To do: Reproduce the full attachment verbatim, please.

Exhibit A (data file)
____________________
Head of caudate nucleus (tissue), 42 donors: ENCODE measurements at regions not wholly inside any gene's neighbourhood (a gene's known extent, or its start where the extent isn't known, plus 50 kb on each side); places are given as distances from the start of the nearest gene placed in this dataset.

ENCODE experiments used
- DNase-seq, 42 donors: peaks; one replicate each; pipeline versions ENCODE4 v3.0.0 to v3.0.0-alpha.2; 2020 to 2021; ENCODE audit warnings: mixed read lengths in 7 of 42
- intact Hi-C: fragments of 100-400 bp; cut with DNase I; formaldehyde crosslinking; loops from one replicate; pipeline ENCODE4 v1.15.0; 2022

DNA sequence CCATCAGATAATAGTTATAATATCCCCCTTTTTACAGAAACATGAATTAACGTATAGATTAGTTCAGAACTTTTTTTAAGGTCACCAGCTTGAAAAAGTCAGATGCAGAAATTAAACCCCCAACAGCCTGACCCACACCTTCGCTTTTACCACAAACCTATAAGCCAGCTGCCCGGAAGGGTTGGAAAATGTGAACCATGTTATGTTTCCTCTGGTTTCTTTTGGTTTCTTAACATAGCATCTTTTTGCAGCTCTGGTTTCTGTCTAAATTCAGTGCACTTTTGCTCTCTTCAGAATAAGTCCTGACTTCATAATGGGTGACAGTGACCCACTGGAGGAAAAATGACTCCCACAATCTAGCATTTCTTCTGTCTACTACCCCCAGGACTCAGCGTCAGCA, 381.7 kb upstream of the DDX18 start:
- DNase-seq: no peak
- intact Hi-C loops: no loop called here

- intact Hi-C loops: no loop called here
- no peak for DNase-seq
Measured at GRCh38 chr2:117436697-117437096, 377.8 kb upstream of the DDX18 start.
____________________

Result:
Head of caudate nucleus (tissue), 42 donors: ENCODE measurements at regions not wholly inside any gene's neighbourhood (a gene's known extent, or its start where the extent isn't known, plus 50 kb on each side); places are given as distances from the start of the nearest gene placed in this dataset.

ENCODE experiments used
- DNase-seq, 42 donors: peaks; one replicate each; pipeline versions ENCODE4 v3.0.0 to v3.0.0-alpha.2; 2020 to 2021; ENCODE audit warnings: mixed read lengths in 7 of 42
- intact Hi-C: fragments of 100-400 bp; cut with DNase I; formaldehyde crosslinking; loops from one replicate; pipeline ENCODE4 v1.15.0; 2022

DNA sequence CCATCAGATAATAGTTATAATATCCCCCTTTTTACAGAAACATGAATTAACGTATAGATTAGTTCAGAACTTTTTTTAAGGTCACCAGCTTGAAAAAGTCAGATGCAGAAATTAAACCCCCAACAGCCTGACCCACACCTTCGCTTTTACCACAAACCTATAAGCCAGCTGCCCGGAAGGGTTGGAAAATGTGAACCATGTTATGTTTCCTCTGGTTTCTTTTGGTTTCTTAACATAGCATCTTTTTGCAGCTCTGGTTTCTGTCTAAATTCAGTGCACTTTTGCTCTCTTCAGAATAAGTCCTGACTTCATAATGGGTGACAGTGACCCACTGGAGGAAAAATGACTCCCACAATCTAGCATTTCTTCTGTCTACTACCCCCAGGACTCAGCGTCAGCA, 381.7 kb upstream of the DDX18 start:
- DNase-seq: no peak
- intact Hi-C loops: no loop called here

- intact Hi-C loops: no loop called here
- no peak for DNase-seq
Measured at GRCh38 chr2:117436697-117437096, 377.8 kb upstream of the DDX18 start.